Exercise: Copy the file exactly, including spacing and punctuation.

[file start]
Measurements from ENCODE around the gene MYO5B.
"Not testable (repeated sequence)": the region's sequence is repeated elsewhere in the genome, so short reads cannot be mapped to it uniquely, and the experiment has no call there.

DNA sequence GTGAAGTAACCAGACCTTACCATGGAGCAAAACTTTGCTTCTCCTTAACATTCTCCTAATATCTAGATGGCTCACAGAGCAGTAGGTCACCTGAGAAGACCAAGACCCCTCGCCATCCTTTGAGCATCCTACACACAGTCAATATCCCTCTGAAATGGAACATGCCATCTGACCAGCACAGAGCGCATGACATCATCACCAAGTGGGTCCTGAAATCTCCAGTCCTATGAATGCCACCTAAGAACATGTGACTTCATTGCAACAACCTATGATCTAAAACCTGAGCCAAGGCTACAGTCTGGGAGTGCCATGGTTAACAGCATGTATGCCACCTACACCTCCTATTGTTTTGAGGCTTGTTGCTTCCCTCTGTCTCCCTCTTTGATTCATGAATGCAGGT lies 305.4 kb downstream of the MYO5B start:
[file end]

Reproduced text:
Measurements from ENCODE around the gene MYO5B.
"Not testable (repeated sequence)": the region's sequence is repeated elsewhere in the genome, so short reads cannot be mapped to it uniquely, and the experiment has no call there.

DNA sequence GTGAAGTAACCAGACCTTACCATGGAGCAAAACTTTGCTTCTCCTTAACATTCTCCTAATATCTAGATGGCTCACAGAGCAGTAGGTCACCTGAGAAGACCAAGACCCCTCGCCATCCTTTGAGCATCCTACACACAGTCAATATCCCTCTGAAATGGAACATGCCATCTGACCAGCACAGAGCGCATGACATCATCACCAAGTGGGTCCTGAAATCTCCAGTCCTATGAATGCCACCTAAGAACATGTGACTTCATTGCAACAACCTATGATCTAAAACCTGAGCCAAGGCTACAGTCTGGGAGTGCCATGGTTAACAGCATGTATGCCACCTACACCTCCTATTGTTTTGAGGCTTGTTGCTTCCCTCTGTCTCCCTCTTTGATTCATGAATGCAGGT lies 305.4 kb downstream of the MYO5B start: